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Young Patients with Suspected Uncomplicated Renal Colic are Unlikely to Have Dangerous Alternative Diagnoses or Need Emergent Intervention
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  • Elizabeth Schoenfeld, MD, Baystate Health
  • Kye Poronsky, Baystate Health
  • Tala Elia, MD, Baystate Health
  • Gavin Budhram, MD, Baystate Health
  • Jane Garb, Baystate Health
  • Timothy Mader, MD, Baystate Health
Document Type
Article, Peer-reviewed
Publication Date


In the United States there is debate regarding the appropriate first test for new-onset renal colic, with non-contrast helical computed tomography (CT) receiving the highest ratings from both Agency for Healthcare Research and Quality and the American Urological Association. This is based not only on its accuracy for the diagnosis of renal colic, but also its ability to diagnose other surgical emergencies, which have been thought to occur in 10-15% of patients with suspected renal colic, based on previous studies. In younger patients, it may be reasonable to attempt to avoid immediate CT if concern for dangerous alternative diagnosis is low, based on the risks of radiation from CTs, and particularly in light of evidence that patients with renal colic have a very high likelihood of having multiple CTs in their lifetimes. The objective is to determine the proportion of patients with a dangerous alternative diagnosis in adult patients age 50 and under presenting with uncomplicated (non-infected) suspected renal colic, and also to determine what proportion of these patients undergo emergent urologic intervention. METHODS:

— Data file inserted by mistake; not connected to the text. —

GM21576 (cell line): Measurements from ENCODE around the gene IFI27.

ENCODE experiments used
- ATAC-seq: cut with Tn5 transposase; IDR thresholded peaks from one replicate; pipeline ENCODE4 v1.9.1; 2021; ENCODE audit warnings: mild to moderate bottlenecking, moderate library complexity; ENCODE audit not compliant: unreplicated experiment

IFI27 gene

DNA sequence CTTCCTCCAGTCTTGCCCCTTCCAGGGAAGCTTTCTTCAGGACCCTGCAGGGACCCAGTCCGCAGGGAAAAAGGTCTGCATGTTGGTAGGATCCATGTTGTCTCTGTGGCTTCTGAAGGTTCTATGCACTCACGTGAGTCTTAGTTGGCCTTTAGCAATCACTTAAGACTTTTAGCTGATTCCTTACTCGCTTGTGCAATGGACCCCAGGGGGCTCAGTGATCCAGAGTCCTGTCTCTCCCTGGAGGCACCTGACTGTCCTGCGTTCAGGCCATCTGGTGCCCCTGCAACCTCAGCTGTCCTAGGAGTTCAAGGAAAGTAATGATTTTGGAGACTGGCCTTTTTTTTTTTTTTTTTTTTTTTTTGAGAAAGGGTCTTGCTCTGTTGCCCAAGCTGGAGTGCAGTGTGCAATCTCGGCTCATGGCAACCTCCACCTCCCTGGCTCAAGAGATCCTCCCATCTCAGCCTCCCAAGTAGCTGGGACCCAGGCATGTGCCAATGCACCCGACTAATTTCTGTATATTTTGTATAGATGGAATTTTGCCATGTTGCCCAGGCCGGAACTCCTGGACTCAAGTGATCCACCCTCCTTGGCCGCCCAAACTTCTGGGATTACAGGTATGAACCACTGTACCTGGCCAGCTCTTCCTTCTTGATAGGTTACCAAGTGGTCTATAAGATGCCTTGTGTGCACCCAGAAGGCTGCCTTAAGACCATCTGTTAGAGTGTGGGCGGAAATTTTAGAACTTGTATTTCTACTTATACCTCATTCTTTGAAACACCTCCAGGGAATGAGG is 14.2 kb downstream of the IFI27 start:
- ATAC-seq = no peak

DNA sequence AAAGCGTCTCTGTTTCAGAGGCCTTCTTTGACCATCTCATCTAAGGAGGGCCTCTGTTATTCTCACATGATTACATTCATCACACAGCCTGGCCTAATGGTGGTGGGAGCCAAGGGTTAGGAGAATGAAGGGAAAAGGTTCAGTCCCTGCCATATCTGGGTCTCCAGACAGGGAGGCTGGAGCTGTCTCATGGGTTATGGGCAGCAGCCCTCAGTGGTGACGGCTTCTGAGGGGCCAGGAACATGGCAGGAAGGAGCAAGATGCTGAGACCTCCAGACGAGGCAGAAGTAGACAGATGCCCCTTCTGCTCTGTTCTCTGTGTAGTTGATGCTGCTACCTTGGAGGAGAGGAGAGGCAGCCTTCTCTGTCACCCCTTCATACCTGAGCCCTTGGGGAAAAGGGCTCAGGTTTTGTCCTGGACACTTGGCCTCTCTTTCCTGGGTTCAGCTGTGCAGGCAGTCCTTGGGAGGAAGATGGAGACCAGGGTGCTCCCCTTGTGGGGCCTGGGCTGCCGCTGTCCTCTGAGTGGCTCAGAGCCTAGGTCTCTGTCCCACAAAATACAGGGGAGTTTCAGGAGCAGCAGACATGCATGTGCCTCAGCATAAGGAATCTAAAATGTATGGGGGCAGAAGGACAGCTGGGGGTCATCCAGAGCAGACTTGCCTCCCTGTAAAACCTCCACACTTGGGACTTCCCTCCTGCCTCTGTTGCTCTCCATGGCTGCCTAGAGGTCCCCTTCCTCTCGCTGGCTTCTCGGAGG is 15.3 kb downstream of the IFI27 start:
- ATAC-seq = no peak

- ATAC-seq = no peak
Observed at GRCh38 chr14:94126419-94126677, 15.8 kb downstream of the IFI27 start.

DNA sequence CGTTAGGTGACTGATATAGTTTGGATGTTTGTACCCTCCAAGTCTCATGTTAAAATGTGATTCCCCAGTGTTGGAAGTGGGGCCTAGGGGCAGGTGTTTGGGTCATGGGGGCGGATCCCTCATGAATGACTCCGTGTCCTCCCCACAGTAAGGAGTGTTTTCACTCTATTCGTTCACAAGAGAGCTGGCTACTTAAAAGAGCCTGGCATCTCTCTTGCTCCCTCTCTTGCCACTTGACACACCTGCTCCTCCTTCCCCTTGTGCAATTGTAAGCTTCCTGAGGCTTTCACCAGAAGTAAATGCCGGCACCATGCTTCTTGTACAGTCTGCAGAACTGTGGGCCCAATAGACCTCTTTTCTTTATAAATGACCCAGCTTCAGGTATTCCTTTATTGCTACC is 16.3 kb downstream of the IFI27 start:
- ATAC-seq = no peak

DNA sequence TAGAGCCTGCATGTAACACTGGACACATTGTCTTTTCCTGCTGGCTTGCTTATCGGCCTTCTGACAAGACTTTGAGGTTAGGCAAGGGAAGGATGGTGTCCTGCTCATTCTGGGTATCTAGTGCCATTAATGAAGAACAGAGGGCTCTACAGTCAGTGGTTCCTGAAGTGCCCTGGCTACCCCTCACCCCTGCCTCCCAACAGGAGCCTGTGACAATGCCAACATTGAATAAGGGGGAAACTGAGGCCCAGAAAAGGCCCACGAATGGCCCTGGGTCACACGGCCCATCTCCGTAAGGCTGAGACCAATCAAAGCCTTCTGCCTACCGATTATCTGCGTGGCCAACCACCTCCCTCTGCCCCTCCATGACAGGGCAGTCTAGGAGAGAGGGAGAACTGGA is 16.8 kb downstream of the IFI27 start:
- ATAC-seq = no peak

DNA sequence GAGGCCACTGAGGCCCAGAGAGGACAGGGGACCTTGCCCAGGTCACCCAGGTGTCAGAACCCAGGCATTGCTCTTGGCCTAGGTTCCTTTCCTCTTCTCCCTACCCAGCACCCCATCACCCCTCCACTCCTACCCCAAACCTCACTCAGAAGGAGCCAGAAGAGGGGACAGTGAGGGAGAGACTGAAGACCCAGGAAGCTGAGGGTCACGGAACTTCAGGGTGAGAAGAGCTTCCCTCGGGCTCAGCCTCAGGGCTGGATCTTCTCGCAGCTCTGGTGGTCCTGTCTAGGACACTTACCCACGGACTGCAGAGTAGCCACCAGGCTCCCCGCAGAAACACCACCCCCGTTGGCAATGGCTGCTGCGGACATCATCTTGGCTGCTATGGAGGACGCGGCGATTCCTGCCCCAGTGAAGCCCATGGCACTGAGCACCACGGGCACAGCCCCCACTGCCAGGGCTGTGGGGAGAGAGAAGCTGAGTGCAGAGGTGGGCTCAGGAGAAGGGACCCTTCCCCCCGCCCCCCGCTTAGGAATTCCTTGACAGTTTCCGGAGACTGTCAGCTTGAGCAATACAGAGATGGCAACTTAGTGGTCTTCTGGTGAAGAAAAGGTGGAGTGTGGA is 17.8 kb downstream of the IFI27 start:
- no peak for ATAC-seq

Retrospective chart review of 12 months of patients age 18-50 presenting with "flank pain," excluding patients with end stage renal disease, urinary tract infection, pregnancy and trauma. Dangerous alternative diagnosis was determined by CT. RESULTS:

Two hundred and ninety-one patients met inclusion criteria. One hundred and fifteen patients had renal protocol CTs, and zero alternative emergent or urgent diagnoses were identified (one-sided 95% CI [0-2.7%]). Of the 291 encounters, there were 7 urologic procedures performed upon first admission (2.4%, 95% CI [1.0-4.9%]). The prevalence of kidney stone by final diagnosis was 58.8%. CONCLUSION:

This small sample suggests that in younger patients with uncomplicated renal colic, the benefit of immediate CT for suspected renal colic should be questioned. Further studies are needed to determine which patients benefit from immediate CT for suspected renal colic, and which patients could undergo alternate imaging such as ultrasound.

Citation Information
Schoenfeld EM, Poronsky KE, Elia TR, Budhram GR, Garb JL, Mader TJ. Young Patients with Suspected Uncomplicated Renal Colic are Unlikely to Have Dangerous Alternative Diagnoses or Need Emergent Intervention. West J Emerg Med. 2015 Mar;16(2):269-275.